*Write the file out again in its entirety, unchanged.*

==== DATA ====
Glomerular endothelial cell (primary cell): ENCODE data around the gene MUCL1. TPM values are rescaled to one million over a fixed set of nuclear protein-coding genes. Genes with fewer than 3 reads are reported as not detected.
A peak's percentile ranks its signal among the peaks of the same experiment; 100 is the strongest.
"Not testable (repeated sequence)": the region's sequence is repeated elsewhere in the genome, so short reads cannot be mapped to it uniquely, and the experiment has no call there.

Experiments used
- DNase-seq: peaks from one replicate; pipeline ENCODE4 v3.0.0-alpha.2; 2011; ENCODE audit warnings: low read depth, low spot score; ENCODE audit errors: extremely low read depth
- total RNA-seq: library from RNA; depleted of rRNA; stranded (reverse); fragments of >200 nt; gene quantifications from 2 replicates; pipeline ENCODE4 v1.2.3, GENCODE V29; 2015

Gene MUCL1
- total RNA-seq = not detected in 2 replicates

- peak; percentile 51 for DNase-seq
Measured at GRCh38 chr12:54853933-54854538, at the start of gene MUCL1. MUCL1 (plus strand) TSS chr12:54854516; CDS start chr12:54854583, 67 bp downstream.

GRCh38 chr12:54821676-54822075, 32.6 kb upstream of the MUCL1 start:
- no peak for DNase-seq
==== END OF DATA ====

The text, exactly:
Glomerular endothelial cell (primary cell): ENCODE data around the gene MUCL1. TPM values are rescaled to one million over a fixed set of nuclear protein-coding genes. Genes with fewer than 3 reads are reported as not detected.
A peak's percentile ranks its signal among the peaks of the same experiment; 100 is the strongest.
"Not testable (repeated sequence)": the region's sequence is repeated elsewhere in the genome, so short reads cannot be mapped to it uniquely, and the experiment has no call there.

Experiments used
- DNase-seq: peaks from one replicate; pipeline ENCODE4 v3.0.0-alpha.2; 2011; ENCODE audit warnings: low read depth, low spot score; ENCODE audit errors: extremely low read depth
- total RNA-seq: library from RNA; depleted of rRNA; stranded (reverse); fragments of >200 nt; gene quantifications from 2 replicates; pipeline ENCODE4 v1.2.3, GENCODE V29; 2015

Gene MUCL1
- total RNA-seq = not detected in 2 replicates

- peak; percentile 51 for DNase-seq
Measured at GRCh38 chr12:54853933-54854538, at the start of gene MUCL1. MUCL1 (plus strand) TSS chr12:54854516; CDS start chr12:54854583, 67 bp downstream.

GRCh38 chr12:54821676-54822075, 32.6 kb upstream of the MUCL1 start:
- no peak for DNase-seq